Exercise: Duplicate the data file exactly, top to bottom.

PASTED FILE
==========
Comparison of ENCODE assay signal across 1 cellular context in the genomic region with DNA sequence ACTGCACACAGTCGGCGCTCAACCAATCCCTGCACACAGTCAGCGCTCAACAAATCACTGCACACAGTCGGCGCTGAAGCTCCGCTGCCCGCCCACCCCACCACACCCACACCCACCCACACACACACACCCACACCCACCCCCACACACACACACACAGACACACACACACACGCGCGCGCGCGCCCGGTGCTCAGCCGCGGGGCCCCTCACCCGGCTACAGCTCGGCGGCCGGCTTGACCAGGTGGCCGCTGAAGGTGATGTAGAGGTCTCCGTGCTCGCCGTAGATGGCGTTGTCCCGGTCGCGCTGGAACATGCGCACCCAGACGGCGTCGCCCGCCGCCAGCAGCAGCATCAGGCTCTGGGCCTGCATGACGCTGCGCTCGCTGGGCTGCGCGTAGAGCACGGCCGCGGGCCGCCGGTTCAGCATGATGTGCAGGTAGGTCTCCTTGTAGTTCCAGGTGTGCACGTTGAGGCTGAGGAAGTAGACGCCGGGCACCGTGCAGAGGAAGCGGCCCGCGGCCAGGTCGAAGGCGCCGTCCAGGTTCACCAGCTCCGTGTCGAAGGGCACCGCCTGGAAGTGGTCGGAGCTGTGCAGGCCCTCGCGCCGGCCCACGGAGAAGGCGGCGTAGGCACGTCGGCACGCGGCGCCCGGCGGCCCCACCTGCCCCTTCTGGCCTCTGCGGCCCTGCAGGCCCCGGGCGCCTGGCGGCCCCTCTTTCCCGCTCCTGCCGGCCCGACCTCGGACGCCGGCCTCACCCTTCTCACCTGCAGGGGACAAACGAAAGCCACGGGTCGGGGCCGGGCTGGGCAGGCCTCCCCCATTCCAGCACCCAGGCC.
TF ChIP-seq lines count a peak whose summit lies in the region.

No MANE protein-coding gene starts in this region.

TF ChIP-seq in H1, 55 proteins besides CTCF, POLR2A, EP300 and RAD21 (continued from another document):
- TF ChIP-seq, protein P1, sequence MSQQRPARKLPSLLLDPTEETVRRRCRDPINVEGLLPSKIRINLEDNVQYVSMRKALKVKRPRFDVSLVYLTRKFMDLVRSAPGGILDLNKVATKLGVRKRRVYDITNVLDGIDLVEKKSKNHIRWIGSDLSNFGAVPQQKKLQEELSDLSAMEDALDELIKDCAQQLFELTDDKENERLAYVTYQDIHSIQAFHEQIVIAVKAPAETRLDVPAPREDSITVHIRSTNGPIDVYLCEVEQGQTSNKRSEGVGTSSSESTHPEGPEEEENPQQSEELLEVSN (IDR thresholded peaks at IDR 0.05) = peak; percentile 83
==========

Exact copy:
Comparison of ENCODE assay signal across 1 cellular context in the genomic region with DNA sequence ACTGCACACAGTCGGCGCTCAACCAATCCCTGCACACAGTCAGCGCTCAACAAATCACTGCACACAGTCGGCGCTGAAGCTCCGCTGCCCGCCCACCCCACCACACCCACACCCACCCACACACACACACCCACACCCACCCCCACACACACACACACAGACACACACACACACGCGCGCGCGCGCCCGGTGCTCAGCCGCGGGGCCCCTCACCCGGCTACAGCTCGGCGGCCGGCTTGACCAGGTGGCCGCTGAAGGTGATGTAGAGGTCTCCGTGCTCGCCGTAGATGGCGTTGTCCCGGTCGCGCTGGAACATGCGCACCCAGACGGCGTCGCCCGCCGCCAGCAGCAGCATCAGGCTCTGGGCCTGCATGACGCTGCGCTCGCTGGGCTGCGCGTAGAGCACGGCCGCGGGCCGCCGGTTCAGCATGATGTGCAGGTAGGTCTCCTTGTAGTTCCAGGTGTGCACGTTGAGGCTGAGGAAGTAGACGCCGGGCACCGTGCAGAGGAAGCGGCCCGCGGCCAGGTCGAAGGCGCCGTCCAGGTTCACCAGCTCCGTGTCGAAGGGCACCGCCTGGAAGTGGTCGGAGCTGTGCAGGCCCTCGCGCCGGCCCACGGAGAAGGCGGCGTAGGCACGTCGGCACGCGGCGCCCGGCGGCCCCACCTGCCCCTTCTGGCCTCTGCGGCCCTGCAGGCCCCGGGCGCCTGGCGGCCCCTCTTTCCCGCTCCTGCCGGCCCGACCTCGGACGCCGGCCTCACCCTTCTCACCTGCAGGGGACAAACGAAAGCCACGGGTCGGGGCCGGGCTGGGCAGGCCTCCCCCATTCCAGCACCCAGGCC.
TF ChIP-seq lines count a peak whose summit lies in the region.

No MANE protein-coding gene starts in this region.

TF ChIP-seq in H1, 55 proteins besides CTCF, POLR2A, EP300 and RAD21 (continued from another document):
- TF ChIP-seq, protein P1, sequence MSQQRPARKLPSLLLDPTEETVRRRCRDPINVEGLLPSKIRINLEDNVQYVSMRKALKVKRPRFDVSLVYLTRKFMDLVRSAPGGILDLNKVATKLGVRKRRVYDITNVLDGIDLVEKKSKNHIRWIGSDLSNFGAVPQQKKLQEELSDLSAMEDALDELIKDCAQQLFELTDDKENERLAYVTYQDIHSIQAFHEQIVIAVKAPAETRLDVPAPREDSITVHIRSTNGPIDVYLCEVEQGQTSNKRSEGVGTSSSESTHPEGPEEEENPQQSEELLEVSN (IDR thresholded peaks at IDR 0.05) = peak; percentile 83